an additional bi-stable storage device that is clocked out of phase with respect to each of said first plurality of bi-stable storage devices and that clocks in a bit from said first serialized stream of bits; and
unanimity logic for generating a first binary waveform based on a coincidence function of an output of said additional bi-stable storage device and an output of one of said first plurality of bi-stable storage devices.
9. The integrated circuit of claim 8 further comprising:
a controller for receiving said first binary waveform from said unanimity logic and for directing said selector to route a different one of said plurality of clock signals to at least one of said first plurality of bi-stable storage devices based on said first binary waveform.
10. The integrated circuit of claim 9 wherein said controller is a microprocessor.
11. An integrated circuit comprising:
a plurality of single-channel deserializers for outputting different symbols in a word, wherein each of said plurality of single-channel deserializers comprises:
(i) a first bi-stable storage device for receiving a first binary waveform and a first clock signal and for generating a second binary waveform based on said first binary waveform and on said first clock signal;
(ii) a second bi-stable storage device for receiving said first binary waveform and a second clock signal and for generating a third binary waveform based on said first binary waveform and on said second clock signal; and
(iii) unanimity logic for generating a fourth binary waveform based on a coincidence function of said second binary waveform and said third binary waveform.
12. The integrated circuit of claim 11 wherein said second clock signal has the same frequency as said first clock signal and said second clock signal has a different phase than said first clock signal.
13. The integrated circuit of claim 12 further comprising a controller for adjusting the phase difference between said first clock signal and said second clock signal based on said fourth binary waveform.
14. The integrated circuit of claim 13 wherein said controller is a microprocessor.
15. An integrated circuit comprising:
a plurality of single-channel deserializers for outputting different symbols in a word, wherein each of said plurality of single-channel deserializers comprises:
(i) a first bi-stable storage device for receiving a first binary waveform and a first clock signal and for generating a second binary waveform based on said first binary waveform and on said first clock signal; and
(ii) a second bi-stable storage device for receiving said first binary waveform and a second clock signal and for generating a third binary waveform based on said first binary waveform and on said second clock signal;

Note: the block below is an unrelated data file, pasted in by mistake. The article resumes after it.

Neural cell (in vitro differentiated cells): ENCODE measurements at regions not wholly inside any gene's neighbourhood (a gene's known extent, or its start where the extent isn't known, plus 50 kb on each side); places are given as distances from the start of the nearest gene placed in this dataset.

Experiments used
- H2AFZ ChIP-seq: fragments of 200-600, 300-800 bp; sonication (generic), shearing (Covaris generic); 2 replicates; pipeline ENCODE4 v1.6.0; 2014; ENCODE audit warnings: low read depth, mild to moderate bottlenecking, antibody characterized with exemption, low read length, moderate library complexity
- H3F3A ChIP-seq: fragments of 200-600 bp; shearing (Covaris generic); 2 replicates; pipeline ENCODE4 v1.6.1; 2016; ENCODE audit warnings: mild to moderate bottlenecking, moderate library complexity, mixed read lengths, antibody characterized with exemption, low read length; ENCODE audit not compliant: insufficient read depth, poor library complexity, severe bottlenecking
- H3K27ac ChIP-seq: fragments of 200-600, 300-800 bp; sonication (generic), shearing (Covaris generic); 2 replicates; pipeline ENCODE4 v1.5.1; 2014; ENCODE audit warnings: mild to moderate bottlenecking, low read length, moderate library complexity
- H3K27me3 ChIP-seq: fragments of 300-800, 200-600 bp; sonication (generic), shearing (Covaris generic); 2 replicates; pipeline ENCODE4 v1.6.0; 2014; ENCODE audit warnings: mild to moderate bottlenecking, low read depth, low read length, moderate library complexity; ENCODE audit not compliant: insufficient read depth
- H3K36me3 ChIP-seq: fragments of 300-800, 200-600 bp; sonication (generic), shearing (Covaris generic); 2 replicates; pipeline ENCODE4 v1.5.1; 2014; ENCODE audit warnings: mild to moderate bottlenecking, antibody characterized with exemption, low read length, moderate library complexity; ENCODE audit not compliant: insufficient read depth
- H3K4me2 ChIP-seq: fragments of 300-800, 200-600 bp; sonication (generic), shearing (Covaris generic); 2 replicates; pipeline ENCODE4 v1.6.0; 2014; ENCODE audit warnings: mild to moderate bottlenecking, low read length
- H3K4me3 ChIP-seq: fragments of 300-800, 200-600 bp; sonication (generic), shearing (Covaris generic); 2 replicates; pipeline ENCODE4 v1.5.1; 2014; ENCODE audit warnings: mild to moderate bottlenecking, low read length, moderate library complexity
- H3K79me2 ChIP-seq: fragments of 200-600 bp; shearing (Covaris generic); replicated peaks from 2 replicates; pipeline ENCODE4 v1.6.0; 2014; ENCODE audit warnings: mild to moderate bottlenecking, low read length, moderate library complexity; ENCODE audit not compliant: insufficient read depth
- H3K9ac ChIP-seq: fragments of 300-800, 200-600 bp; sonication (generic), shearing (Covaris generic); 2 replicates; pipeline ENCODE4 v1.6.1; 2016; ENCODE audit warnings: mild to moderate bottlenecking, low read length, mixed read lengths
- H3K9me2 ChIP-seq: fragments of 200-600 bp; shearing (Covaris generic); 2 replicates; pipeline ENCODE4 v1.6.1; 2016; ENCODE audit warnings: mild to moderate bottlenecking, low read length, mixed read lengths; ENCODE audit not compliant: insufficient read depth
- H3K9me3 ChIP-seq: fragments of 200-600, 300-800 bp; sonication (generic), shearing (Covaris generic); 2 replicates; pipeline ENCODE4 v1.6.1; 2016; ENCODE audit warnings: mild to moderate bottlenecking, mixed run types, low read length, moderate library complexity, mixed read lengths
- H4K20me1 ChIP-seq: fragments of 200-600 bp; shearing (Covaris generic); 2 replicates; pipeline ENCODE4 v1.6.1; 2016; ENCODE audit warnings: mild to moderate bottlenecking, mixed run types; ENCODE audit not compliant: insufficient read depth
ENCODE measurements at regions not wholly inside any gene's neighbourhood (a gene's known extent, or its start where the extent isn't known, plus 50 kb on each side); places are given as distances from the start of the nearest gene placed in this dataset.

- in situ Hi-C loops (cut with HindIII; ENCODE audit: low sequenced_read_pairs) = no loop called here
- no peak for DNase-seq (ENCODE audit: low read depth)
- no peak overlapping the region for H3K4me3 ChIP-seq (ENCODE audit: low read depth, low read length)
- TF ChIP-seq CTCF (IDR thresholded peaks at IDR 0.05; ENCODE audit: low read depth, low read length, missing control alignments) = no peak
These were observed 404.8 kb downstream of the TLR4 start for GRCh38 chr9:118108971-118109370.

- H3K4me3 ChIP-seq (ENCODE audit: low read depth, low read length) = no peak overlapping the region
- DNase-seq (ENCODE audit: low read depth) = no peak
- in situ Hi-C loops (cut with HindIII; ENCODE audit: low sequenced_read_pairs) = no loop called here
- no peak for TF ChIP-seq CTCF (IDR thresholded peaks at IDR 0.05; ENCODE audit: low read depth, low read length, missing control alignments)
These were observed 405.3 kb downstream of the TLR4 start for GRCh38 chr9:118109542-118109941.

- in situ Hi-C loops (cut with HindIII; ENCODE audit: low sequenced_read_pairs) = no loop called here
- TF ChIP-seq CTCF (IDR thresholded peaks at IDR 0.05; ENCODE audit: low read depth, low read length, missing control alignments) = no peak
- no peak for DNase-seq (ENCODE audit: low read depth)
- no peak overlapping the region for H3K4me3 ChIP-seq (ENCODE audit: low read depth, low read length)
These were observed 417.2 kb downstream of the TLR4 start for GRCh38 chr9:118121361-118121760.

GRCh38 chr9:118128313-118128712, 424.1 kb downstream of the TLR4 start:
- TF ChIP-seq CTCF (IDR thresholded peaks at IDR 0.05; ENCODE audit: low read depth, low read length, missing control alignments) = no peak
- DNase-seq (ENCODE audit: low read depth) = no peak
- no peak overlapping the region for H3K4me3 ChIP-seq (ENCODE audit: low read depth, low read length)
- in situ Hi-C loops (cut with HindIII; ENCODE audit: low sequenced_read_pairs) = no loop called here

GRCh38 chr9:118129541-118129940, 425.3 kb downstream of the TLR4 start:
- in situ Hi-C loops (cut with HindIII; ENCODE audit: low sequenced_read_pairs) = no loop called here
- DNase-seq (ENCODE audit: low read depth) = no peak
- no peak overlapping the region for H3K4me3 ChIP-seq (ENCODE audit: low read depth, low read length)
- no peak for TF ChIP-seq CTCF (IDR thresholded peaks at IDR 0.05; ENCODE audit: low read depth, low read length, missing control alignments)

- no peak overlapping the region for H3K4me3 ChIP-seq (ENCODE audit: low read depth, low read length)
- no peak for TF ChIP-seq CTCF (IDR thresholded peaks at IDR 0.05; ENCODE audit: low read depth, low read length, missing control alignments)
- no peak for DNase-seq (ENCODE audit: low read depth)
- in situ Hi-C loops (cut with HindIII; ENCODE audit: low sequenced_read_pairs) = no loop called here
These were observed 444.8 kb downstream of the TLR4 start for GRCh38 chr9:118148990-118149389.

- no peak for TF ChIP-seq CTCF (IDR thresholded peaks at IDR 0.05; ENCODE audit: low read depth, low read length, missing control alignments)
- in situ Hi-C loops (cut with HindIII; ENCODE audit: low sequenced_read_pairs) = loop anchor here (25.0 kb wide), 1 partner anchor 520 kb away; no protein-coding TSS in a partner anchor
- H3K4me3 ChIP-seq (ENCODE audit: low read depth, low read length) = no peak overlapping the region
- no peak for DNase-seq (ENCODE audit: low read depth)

wherein said second clock signal has the same frequency as said first clock signal and said second clock signal has a different phase than said first clock signal.
16. The integrated circuit of claim 15 where each of said plurality of single-channel deserializers further comprises:
(iii) a third bi-stable storage device for receiving said first binary waveform and a third clock signal and for generating a fourth binary waveform based on said first binary waveform and on said third clock signal;
wherein said third clock signal has the same frequency as said first clock signal and said third clock signal has a different phase than either of said first clock signal or said second clock signal.
Description
FIELD OF THE INVENTION

The present invention relates to telecommunications in general, and, more particularly, to an apparatus for converting a serialized stream of bits into parallel words.

BACKGROUND OF THE INVENTION

There are situations where parallel words of bits need to be transmitted via a serial communications channel. In these situations, a first apparatus converts the words into a serialized stream of bits for transmission on the serial communications channel. Typically the first apparatus is known as a serializer.

At the receiving end of the serial communications channel, a second apparatus captures the serialized stream of bits and restores it back into parallel words. Typically, the second apparatus is known as a deserializer. Regardless of what the first apparatus and the second apparatus are called, the second apparatus performs the inverse operation of the first apparatus.

FIG. 1 depicts a block diagram of serial communications system 100 in the prior art, which comprises: serializer 101, deserializer 102, timing source 103, timing source 104, and serial communications channel 111, interconnected as shown.